Stakeholder with too high sense of ownership


some time ago I joined a team building an analytics dashboard for the app we’re working for. They have not cooperated with UX before, so everything they created was never questioned, or consulted with anyone. They made decisions about the look & feel and how things work, and then they implemented it. Now, I am there, and I question things asking what is the benefit for Users, why would Users want this or that, what is the business case, why they made a decision to do A and not B, etc. etc… I noticed this induces a lot of resistance from the stakeholders’ side. They are obviously not used to people disagreeing with them. That’s one. But also… they don’t understand that I’m asking these questions not to change everything they built but to simply make the tool better. I also received feedback that I ask too many questions delaying the project (where I feel the project will be deemed unnecessary by the Users).
Did you have similar experiences with such stakeholders? How did you solve the problem? Or what did you do to make your cooperation a successful one?


Every last step of the way, I encountered resistance at the last contract I had. I quit after 4 months.

I can understand what you describe. Are the stakeholders developers? How many people work in the company? There might be the case where the company is not mature enough to evolve. Especially if they told you that you make a lot of questions. And I understand that you are there not a long time.
Ask them what they expect of you in the process and stick to that. Ask them why did they hire a UX designer. They might have done it because it is a trend and not valuing the real UX part.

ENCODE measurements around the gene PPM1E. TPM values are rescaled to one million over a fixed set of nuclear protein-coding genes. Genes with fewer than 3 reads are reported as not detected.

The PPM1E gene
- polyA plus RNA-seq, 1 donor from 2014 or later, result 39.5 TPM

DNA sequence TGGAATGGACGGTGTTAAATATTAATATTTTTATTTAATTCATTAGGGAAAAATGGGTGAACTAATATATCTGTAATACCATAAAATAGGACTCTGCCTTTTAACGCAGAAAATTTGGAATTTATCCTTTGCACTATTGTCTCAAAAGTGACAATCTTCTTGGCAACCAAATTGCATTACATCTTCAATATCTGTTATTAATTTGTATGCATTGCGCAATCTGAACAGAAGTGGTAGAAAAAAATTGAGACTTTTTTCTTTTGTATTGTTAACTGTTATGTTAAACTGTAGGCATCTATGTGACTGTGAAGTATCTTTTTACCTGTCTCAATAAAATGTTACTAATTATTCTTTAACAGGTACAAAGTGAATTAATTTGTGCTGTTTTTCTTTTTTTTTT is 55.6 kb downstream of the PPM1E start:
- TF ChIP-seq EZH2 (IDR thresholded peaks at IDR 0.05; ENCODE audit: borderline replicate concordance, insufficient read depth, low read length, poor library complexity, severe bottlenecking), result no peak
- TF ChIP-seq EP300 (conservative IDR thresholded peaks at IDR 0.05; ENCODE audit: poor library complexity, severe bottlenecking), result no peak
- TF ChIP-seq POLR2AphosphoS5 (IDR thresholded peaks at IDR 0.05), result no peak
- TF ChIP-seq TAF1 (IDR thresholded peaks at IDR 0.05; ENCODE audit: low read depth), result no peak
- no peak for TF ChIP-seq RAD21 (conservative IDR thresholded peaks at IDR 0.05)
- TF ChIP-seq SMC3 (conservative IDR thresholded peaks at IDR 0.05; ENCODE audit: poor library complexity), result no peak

In our field we have to educate our coworkers about what we do and always try to convince them that UX matters. I have tried to give this fight a lot of times and I am still doing it.
And one other thing: developers and business people tend to see themselves as designers, so they might suggest a lot of design things, and not value your job so much. Be patient and good luck!


It’s a bummer it seems like this is still a common thing to encounter for UX designers. Marilyn gives some good advice about asking what they think your role is/ why they hired a UXer. If they happen to actually value true UX, you might want to approach the stakeholders like one of your personas and align yourself with what it is they’re trying to accomplish - understand their wants and needs. Tom Greever in his book Articulating Design Decisions does a great job giving advice in how to effectively get stakeholder buy-in - ultimately approaching them with the same empathy you approach users as they too are only human and have goals while operating with constraints. Hope this helps!

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I left and moved to another company. You can, if you have the skill and energy, start a program of developing UX maturity in the business. I suspect that you’d have to start from scratch with this one.

Hi, I am in a similar situation right now and planning to move to another company. I am trying to increase the UX maturity of my team but it just takes so much effort and time and may not have any results. And also I am not here to educate other people on what is UX so… but one thing that is different is our design team doesn’t have a proper design process. Usually, we just take whatever requirements that PM gives us and do the UI for them (more like UI designers), and they usually don’t include designers in their product development process. By the time we question everything, it’s already too late to ask. It’s hard to build a portfolio based on my one-year experience with this company because the projects that I’ve worked on hardly have a process and I was mostly working on educating teams on how to work with designers. Does anyone who shares a similar experience also struggle with their portfolio revamp?